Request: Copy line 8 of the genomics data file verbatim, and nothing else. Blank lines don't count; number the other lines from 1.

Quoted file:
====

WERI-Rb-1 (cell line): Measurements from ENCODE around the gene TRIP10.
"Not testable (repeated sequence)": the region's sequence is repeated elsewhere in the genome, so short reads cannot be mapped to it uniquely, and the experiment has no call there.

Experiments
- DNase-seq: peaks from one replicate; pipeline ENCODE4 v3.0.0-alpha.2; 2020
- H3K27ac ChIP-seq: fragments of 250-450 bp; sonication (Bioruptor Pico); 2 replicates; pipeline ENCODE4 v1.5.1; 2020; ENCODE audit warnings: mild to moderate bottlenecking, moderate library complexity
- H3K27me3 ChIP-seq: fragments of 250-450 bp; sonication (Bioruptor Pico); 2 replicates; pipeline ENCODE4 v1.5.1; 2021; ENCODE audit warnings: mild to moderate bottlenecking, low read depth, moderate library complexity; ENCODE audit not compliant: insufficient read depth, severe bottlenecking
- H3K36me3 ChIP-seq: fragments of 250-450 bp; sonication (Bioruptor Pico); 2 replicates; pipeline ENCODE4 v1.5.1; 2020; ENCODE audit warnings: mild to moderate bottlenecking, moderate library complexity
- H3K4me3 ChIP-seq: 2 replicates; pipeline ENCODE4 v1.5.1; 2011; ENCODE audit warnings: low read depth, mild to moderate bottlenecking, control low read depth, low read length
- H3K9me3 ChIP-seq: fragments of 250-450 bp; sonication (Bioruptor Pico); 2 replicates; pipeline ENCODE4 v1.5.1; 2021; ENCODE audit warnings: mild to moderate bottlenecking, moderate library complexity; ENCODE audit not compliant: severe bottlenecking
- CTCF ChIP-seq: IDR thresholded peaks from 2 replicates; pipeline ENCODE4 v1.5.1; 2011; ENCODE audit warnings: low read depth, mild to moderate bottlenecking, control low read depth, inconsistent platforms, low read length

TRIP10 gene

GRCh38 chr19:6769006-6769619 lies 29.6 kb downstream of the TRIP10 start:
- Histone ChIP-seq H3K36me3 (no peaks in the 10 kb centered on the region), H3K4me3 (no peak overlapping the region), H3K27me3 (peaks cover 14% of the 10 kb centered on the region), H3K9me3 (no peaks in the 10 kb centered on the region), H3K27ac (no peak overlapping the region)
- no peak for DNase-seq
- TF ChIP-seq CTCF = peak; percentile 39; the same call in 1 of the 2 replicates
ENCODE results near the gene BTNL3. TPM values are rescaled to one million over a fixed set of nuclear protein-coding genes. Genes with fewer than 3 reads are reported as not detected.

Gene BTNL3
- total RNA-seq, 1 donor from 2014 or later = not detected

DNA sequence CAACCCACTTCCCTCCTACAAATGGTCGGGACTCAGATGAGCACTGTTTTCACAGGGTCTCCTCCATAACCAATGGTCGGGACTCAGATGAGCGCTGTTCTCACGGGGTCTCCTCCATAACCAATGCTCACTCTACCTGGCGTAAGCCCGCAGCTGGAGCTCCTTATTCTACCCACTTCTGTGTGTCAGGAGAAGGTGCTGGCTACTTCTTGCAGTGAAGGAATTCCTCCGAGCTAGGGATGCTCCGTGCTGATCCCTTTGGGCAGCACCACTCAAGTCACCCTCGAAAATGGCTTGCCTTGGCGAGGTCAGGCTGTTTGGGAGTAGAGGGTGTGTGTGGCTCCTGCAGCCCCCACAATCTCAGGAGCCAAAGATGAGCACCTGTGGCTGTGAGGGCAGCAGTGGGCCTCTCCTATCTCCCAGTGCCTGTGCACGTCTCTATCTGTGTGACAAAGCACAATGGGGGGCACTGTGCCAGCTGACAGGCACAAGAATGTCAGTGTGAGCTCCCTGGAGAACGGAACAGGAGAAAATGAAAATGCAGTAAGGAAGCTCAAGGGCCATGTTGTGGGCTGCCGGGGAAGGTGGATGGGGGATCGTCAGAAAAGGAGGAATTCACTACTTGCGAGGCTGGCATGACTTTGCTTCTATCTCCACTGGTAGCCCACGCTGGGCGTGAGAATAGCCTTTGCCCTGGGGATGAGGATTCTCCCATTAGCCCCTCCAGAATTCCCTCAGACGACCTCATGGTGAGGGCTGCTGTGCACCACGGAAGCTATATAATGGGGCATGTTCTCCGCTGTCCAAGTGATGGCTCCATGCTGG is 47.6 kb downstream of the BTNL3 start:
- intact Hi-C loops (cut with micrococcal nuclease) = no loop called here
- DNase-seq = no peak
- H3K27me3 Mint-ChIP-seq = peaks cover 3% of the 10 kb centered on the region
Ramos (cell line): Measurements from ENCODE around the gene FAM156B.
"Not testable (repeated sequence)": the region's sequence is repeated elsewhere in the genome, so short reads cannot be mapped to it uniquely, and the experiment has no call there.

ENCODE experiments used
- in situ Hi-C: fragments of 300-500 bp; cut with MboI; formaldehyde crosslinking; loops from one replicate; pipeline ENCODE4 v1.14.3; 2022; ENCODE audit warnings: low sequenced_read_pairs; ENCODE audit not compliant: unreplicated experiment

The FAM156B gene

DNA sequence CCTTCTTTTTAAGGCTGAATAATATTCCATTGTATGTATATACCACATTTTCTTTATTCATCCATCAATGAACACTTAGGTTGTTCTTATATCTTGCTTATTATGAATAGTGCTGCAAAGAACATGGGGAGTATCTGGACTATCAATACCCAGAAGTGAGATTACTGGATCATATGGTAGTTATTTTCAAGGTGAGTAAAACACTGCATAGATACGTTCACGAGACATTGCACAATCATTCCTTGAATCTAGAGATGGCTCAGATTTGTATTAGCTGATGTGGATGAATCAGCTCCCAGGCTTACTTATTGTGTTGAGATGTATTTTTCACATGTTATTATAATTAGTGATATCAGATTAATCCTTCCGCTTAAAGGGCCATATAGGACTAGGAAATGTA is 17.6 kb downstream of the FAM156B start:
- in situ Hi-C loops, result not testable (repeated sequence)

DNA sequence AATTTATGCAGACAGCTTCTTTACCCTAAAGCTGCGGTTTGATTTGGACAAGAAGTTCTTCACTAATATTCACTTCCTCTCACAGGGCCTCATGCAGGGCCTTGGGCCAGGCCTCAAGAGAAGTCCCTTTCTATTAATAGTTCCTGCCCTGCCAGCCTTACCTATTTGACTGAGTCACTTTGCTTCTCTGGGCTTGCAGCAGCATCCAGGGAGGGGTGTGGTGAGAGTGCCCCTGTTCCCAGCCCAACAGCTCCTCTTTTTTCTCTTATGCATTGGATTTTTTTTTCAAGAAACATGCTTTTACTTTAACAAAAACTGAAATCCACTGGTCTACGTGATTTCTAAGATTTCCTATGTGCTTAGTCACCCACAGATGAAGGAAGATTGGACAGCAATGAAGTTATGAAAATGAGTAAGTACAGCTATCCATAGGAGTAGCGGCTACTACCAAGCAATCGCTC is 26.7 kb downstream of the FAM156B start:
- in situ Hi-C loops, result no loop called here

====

- H3K4me3 ChIP-seq: 2 replicates; pipeline ENCODE4 v1.5.1; 2011; ENCODE audit warnings: low read depth, mild to moderate bottlenecking, control low read depth, low read length